Saturday, 10 June 2006

The Bronzino Code cracked!

Bronzino - beastie with cherub removed
I've removed most of the petal-throwing cherub in order to concentrate on the beastie: little Miss Medici (Bia or Maria) as the Sphinx. Girl's head, yes. Lion's hind leg, yes. Snake? Ah! Think "Sphinx's Mum". Two possible candidates, the favourite being Echidne: half woman, half snake. Now, what is the blacked-out cherub stepping over? A sloughed snakeskin. The young Sphinx is emerging from her mother's sloughed skin. This is symbolic birth: Sphinx out of Echidne. Significance? The Sphinx set travellers a riddle and ate them when they failed to solve it. She is the only character in the picture who is looking at us. She is inviting us to solve her riddle: Bronzino's allegory. Bronzino would have known that King Francis, for whom this painting was intended as a gift from Cosimo de' Medici, was a scholar. So, give the king a present that is not only lewd and beautiful, but also has a neat little puzzle to test the mind. A humanist scholar of the day would have known all the symbols to "read" this painting and to understand it. Lack of education or excess of religious puritanism would block the message. This is the whole point. Bronzino is saying on behalf of his patron "Look, we're both cultured men, we know our Greek myths and appreciate art and sex; so let's be buddies". There's even a subtle threat conveyed by the Sphinx: "Mess with Cosimo I de' Medici Grand Duke of Tuscany and we (the powerful Medici's) will gobble you up"!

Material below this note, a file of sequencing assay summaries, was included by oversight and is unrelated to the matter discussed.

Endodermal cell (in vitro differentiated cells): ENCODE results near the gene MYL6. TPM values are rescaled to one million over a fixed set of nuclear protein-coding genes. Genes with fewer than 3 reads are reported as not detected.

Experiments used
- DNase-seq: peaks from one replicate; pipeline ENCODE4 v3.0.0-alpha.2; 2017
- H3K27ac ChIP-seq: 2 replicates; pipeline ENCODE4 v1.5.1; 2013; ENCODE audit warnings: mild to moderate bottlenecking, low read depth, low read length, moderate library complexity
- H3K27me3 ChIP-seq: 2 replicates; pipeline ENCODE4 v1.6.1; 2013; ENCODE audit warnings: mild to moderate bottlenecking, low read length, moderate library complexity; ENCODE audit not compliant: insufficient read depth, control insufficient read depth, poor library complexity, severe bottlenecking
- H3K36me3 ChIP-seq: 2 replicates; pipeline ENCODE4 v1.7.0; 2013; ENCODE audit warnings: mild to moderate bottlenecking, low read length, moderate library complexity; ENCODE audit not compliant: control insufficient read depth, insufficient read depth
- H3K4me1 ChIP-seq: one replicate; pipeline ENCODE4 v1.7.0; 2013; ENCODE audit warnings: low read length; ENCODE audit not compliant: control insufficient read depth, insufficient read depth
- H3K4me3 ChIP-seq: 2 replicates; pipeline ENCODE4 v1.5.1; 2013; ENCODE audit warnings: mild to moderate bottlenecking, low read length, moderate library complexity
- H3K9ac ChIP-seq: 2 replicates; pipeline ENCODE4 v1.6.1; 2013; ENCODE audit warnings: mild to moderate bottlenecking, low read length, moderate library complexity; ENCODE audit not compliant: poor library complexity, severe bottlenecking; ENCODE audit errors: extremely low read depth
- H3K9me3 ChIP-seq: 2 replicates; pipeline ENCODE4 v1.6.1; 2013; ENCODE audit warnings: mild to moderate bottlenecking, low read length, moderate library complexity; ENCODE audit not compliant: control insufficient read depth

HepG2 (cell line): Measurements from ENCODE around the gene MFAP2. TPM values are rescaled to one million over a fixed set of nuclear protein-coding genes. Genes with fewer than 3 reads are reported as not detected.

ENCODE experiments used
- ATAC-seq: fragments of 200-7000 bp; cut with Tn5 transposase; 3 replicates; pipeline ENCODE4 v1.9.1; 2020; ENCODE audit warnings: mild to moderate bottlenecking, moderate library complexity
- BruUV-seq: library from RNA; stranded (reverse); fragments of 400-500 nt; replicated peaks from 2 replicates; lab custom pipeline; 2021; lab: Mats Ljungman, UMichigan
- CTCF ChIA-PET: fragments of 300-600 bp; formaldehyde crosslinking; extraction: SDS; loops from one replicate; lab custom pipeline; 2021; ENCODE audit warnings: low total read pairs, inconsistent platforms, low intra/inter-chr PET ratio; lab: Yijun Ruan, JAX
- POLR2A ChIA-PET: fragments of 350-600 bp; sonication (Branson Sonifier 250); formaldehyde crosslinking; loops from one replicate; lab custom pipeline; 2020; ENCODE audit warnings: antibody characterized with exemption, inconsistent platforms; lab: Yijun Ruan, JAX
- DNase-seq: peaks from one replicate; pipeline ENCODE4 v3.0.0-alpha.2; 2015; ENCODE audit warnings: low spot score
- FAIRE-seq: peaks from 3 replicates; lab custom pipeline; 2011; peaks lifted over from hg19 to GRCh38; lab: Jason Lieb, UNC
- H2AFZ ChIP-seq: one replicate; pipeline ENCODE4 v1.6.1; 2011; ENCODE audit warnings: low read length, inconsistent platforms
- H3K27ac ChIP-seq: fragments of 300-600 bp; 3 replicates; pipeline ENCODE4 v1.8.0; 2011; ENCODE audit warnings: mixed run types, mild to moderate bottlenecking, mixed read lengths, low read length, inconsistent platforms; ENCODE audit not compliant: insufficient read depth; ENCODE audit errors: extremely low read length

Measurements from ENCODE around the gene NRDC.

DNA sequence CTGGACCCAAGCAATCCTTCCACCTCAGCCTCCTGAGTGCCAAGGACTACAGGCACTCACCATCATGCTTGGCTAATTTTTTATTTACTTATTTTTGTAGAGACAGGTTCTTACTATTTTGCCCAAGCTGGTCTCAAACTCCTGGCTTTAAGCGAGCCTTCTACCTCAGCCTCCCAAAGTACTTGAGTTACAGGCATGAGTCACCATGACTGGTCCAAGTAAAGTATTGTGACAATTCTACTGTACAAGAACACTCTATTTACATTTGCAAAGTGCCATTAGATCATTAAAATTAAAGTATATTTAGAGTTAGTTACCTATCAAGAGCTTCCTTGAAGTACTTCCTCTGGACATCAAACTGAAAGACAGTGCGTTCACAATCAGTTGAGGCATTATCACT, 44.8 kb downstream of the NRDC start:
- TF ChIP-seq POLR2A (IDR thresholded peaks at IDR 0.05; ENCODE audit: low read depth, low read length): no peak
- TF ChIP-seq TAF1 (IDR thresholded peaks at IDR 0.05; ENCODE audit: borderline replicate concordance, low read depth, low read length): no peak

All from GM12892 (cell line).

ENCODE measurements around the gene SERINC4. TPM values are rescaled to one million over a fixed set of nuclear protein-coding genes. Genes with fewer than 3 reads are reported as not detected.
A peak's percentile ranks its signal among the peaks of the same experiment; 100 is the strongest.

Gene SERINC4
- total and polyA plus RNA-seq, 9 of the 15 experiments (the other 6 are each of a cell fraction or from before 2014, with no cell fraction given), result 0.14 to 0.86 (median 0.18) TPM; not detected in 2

Dismissed by Peter and Linda Murray (A Dictionary of Art and Artists, Penguin) as a work of "icy obscenity" and defamed in ignorance by Wikipedia as a portrayal of mother-son incest (Aphrodite was Eros's mum, not Venus), Bronzino's painting is in fact a brilliant piece of diplomacy as well as a truly great work of art.

The historical outcome? King Francis invaded a number of Italian states in his campaign to become Holy Roman Emperor. He failed and bankrupted France in the process. The Medici's continued their social climbing and attained the top job - Pope -, but with none of that celibacy nonsense; the Medici Pope enjoyed fornicating with young girls. His niece, another Maria de' Medici, married King Henry IV of France, took with her a huge Medici dowry to get hubbie out of debt and founded a dynasty which survives to this day. Hint: Rule Britannia!


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